In Samanta Schweblin’s new novel, Little Eyes, kentukis are the year’s must-have smart device. “Nothing more than a cross between a mobile stuffed animal and a cell phone,” she writes, they are cutesy avatars—moles, crows, bunnies, pandas, owls, and dragons—embellished in unique colors, textures, and sometimes costumes. But kentukis offer a bit more bang for your buck. There are kentuki “keepers” and “dwellers.” Keepers keep, or own, the expensive toys (pronounced like the Bluegrass State). Dwellers plop down $70 to dwell—inhabiting, operating, watching from within, on a screen far away, like an Alexa with an actual soul. In Little Eyes, social distancing and social connectivity are one and the same.
Chapters bounce around the globe, from user to dweller, and back again. A newly divorced father in Umbria purchases a kentuki for his siblingless son. A son gifts a kentuki to his lonely mother in Lima, Peru. A boy in Antigua steals money to buy a kentuki for himself, and frolics in the snowdrifts of Honningsvåg, Norway without leaving his computer. The Peruvian mother watches a younger woman in Erfurt, Germany cook dinner, brush her teeth, have sex. The Umbrian son never much cares for his kentuki, but behind its animatronic eyes, the kentuki seems to care.
Like Gremlins, kentukis come with their own set of rules. Each device is connectable to a single computer or tablet, and is good for a single life. Neglect to recharge or choose to unlink from a kentuki and the device becomes no more useful than a $279 furry paperweight. Kentukis can hear and translate speech but cannot speak, though, depending on the avatar, they can communicate via simple purrs, chirps, and roars.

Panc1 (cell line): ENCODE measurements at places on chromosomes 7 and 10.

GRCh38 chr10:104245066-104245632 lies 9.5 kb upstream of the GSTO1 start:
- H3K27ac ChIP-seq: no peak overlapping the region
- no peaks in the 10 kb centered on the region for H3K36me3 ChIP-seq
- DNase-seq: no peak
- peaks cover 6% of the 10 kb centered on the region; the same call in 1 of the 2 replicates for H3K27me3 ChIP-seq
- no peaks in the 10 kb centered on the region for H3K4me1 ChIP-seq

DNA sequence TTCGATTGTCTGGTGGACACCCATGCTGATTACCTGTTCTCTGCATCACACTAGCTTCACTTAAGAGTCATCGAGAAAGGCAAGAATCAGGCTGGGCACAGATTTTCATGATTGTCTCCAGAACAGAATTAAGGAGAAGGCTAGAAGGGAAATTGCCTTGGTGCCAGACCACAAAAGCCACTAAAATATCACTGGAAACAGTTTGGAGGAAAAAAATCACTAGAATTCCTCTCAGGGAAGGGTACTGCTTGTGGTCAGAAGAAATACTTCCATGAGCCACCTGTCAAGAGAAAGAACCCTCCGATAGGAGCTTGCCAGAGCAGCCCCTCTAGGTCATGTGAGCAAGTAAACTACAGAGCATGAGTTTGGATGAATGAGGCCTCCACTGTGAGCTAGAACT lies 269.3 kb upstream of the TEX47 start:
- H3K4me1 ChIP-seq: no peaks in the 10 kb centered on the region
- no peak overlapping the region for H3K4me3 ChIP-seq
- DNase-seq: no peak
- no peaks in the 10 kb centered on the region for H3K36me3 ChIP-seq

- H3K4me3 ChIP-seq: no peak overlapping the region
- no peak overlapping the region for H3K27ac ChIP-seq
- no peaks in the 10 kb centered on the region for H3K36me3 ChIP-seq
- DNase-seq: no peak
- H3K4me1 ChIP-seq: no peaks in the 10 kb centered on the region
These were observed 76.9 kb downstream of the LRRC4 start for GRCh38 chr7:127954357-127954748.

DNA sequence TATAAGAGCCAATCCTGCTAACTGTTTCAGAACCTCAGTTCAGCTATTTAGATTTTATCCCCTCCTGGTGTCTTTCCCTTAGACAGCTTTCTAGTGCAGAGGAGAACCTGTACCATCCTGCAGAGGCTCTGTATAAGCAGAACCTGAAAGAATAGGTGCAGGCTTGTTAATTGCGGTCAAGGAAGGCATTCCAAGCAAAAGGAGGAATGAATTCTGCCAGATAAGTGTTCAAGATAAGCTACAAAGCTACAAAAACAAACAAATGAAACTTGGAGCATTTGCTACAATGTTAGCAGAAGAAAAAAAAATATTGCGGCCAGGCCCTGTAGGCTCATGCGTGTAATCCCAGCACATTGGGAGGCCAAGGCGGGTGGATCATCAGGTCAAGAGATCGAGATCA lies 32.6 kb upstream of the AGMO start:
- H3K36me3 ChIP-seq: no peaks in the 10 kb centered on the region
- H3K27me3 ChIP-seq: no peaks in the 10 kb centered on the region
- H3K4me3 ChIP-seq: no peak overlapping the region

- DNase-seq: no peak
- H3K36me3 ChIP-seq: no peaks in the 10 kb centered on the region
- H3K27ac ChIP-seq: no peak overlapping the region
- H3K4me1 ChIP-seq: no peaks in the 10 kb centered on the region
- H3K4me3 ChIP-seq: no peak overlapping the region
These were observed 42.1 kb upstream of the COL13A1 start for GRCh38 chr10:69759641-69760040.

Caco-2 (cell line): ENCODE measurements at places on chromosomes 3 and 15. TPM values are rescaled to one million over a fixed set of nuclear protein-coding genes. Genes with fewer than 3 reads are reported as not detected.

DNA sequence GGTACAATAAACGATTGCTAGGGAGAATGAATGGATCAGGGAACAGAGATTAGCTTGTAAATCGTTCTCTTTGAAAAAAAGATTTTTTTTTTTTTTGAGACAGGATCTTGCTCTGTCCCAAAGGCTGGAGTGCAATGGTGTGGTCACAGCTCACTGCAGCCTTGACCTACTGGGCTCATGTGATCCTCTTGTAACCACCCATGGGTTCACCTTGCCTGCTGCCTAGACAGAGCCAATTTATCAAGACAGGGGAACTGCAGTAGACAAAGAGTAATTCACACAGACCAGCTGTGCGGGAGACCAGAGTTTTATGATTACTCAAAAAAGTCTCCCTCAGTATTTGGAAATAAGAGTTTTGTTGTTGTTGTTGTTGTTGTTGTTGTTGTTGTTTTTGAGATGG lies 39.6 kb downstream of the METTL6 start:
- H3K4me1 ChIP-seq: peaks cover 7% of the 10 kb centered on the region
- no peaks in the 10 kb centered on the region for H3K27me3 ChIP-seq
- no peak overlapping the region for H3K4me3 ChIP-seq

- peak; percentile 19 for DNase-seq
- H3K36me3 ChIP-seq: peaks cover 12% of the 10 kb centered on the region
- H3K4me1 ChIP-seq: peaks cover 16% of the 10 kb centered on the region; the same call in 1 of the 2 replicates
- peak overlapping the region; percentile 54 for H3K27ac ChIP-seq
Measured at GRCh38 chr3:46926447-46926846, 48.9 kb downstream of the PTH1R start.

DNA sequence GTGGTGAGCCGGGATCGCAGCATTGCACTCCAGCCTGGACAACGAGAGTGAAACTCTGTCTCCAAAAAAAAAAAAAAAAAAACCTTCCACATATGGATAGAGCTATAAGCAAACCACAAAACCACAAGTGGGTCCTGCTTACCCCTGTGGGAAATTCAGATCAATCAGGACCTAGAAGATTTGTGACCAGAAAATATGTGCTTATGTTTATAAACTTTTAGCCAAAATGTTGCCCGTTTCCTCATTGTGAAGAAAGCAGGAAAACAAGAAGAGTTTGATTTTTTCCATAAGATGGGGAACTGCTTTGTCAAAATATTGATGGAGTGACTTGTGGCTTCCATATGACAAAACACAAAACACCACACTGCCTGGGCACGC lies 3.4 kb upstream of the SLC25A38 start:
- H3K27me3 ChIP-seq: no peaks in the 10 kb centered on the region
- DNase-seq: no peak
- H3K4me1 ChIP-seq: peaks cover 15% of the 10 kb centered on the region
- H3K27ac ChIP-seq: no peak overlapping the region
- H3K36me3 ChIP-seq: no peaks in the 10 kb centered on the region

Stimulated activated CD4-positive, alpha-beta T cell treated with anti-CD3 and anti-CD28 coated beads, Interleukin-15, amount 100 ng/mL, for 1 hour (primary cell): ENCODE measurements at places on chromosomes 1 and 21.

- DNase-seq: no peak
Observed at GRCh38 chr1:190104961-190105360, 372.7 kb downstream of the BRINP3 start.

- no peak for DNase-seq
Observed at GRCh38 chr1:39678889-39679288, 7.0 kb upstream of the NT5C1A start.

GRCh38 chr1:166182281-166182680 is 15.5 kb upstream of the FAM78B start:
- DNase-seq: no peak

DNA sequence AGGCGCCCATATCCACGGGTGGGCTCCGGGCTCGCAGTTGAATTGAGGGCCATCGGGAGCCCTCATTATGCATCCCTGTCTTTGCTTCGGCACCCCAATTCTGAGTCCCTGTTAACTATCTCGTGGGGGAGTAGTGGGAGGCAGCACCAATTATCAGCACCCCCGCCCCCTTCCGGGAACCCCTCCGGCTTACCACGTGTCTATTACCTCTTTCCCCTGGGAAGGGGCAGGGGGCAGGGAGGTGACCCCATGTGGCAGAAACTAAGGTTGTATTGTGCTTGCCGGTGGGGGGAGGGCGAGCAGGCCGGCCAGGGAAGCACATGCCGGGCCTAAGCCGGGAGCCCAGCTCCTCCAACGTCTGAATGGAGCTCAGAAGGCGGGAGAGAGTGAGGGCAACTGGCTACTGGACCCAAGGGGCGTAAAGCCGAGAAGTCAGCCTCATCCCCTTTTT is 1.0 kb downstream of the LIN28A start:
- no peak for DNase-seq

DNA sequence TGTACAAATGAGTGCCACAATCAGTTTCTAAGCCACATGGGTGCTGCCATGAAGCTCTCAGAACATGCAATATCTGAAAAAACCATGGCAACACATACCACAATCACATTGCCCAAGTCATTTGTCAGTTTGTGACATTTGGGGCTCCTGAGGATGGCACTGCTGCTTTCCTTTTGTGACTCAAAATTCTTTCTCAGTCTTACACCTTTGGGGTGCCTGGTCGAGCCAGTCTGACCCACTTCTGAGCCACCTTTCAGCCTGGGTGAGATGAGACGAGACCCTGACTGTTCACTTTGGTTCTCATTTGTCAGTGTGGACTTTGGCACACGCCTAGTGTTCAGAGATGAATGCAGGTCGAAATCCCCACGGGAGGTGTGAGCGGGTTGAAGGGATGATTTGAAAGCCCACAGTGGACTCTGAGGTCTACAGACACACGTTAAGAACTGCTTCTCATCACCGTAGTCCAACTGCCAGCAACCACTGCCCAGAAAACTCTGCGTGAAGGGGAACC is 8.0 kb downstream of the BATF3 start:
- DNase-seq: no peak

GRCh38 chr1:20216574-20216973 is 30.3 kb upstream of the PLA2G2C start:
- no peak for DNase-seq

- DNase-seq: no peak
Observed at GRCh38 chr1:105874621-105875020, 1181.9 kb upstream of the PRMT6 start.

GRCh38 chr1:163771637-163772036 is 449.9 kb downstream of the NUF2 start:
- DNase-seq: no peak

But like a Furby as dreamed up by the Black Mirror writers room, there’s a dark side. There are kentuki suicides, kentuki perverts and pedophiles. Kentukis are turned into rolling, dildo-armed sex toys, tortured, mutilated, murdered.
In the hands of Stephen King, kentukis might become psychotic little gore-splatterers, the love children of the Five Nights At Freddy’s characters and a Roomba. But as in Schweblin’s first two books to be translated into English, a masterpiece novella, Fever Dream, and a collection of surrealist short fiction, Mouthful Of Birds, the Argentinian author eschews full-bore horror for an unsettling, Shirley Jackson-esque phantasmagoria. Little Eyes readers might experience the feeling that, Wait, isn’t this already happening?
Keepers learn to communicate with their kentukis via ouija boards. They form deeper attachments with their devices and their dwellers. An ingenious young entrepreneur in Zagreb figures out that armchair travelers will pay eight times more if they can choose the location in which they dwell through pre-established connections: the Australian Outback, Arctic Circle, or mired in the squalor of a Mumbai slum.
An owl in Rome turns oracle, delivering up lottery numbers and advice at five euro per consultation. A kentuki liberation front emerges to free imprisoned dwellers from their keepers. A disillusioned user asks, “What were all those people doing rolling around on other people’s floors, watching how the other half of humanity brushed their teeth.” A bunny dweller buys herself a bunny, fulfilling the narcissistic meta function the kentuki ultimately promises: “It would be like having herself moving around her own house.”
As an allegory of digital connectivity, Schweblin succeeds and fails. Kentukis are a creepy, believable plot device, the users and dwellers are as real as you and me, but the dissociated world they inhabit never quite gels—dwelling and using perhaps feels a bit too familiar. Which is no doubt Schweblin’s message, a message that especially bears reiterating today: How do we measure the era of social distancing, when we’ve been social distancing all along?